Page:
RR speaks out on NEO vs new airplanes

Rolls-Royce speaks out on its views of Airbus and Boeing going with a new engine option for their A320-737 class airplanes in this long Wall Street Journal article.

We’ll make two observations:

  1. When we were at the Airbus Innovation Days in May, Tom Williams, the EVP of programs, told us that Airbus had ruled out RR as a NEO provider because the fuel burn of the Rolls’ proposed two- or three-stage engines was 2%-3% higher than those offered by Pratt & Whitney’s GTF or CFM’s Leap-X; and that commercial terms RR wanted weren’t acceptable to Airbus. We had actually heard about a month before RR was out of consideration by Airbus but couldn’t confirm it at that time. After speaking with Williams and around the Farnborough Air Show in July, RR first went public with its view that re-engining the A320 and 737 classes didn’t make sense and Airbus and Boeing should wait and do new airplanes. Call us skeptical, but we can’t help but think there is a cause-and-effect, here. Update, 1:00PM PDT: We received an email from Bloomberg News with a story dated June 16 reporting that RR said then it didn’t see a business case for a NEO and preferred a new airplane. So RR took a public position earlier, but still after Airbus ruled RR out from its NEO studies.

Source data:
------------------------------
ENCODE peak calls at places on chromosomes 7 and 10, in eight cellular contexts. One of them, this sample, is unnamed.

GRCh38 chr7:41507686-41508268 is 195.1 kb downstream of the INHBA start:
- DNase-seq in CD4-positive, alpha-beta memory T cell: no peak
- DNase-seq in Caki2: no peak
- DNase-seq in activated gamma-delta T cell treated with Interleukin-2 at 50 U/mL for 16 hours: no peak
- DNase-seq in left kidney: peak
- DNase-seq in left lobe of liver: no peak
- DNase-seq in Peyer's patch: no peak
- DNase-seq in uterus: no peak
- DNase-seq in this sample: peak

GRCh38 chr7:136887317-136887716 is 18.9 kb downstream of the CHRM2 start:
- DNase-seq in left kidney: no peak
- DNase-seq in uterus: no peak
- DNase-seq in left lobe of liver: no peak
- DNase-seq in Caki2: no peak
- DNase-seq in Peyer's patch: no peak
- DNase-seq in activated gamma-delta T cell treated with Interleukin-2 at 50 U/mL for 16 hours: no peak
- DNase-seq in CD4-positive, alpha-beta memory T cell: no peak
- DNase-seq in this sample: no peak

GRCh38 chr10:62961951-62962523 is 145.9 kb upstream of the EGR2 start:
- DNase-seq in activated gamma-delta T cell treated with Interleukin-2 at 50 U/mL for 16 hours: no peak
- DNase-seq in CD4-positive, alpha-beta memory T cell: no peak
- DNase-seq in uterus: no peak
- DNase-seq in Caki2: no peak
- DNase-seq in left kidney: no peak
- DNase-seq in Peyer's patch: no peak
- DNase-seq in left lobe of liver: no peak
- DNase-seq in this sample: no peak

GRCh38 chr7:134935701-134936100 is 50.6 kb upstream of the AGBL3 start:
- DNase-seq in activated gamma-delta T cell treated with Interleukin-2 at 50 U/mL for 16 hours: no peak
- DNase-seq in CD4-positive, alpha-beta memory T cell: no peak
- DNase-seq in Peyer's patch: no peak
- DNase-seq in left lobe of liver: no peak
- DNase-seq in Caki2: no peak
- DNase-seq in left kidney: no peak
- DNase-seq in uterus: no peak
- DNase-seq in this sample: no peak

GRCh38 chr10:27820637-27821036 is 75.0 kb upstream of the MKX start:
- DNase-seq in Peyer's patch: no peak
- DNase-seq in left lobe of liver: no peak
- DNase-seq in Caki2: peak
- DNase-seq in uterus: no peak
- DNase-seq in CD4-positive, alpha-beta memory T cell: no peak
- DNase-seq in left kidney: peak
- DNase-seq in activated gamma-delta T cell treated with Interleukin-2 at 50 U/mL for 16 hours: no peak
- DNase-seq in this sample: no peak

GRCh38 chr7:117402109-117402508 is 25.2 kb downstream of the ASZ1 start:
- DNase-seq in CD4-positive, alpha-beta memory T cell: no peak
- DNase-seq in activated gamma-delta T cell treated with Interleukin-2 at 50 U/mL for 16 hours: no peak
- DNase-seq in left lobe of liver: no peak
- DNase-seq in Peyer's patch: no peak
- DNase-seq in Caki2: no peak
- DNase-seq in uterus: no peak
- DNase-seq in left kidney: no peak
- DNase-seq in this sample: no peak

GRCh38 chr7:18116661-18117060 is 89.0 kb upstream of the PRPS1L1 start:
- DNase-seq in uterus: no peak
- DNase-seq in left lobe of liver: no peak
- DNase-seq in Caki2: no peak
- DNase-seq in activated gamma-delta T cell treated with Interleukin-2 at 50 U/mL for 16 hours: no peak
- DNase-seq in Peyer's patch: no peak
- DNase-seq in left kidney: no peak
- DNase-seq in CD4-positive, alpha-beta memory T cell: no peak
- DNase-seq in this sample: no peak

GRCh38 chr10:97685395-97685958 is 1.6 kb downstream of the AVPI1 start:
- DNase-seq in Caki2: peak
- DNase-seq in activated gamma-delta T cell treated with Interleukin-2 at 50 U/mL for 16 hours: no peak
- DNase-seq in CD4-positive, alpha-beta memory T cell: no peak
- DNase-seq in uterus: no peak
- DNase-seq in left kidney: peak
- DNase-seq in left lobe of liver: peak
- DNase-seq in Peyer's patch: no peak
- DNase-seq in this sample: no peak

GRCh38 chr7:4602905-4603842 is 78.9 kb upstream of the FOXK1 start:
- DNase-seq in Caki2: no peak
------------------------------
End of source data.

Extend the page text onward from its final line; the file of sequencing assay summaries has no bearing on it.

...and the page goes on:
2. Airbus officials said at Farnborough it has the business case for re-engining (which is repeated in the Wall Street Journal article) and that the question for them is whether they can find the resources (ie, engineers) to proceed. John Leahy, COO-Customers, was more direct, in his typical way. He said Airbus had to be convinced it had the A380 and A400M programs under control before releasing the engineers to a NEO project. We learned earlier this week that officials believe it likely they will find the resources to proceed.

2 Comments on “RR speaks out on NEO vs new airplanes

  1. 1) cause and effect indeed ^^

    2) I am pretty sure they will find the resources, they cant wait too long for the neo.

  2. Reading the comments from Mr. Nutall, I get the impression that he seems to be doing a better job arguing for a new engine option. If Airbus and/or Boeing start delivering their re-engined aircraft in 2015 and the new technology will not be developed until 2020, then it would certainly be 2025 by the time a completely new single aisle would be ready to enter the market.

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